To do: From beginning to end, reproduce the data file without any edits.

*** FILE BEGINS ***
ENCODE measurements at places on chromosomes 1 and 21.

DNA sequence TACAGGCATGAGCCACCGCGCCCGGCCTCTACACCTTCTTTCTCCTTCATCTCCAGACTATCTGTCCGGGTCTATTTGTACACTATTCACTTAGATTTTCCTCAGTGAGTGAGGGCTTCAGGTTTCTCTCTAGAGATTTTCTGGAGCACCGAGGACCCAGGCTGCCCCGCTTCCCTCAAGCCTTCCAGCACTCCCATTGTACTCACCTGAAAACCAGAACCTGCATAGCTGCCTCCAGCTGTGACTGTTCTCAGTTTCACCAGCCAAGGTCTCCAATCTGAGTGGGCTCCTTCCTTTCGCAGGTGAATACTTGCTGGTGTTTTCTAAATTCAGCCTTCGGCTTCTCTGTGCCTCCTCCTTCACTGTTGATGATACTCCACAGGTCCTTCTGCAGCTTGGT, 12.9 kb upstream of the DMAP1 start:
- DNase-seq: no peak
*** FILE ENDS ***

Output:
ENCODE measurements at places on chromosomes 1 and 21.

DNA sequence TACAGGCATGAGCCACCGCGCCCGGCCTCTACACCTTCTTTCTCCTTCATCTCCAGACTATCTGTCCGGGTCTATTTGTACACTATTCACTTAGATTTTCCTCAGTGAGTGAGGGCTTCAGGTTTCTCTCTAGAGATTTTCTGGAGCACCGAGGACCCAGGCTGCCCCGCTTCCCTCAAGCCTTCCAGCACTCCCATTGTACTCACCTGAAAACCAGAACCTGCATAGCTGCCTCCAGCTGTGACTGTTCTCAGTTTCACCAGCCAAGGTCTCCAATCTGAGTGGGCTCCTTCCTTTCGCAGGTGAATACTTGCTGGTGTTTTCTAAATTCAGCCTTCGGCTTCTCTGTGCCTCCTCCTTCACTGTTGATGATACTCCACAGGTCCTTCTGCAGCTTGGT, 12.9 kb upstream of the DMAP1 start:
- DNase-seq: no peak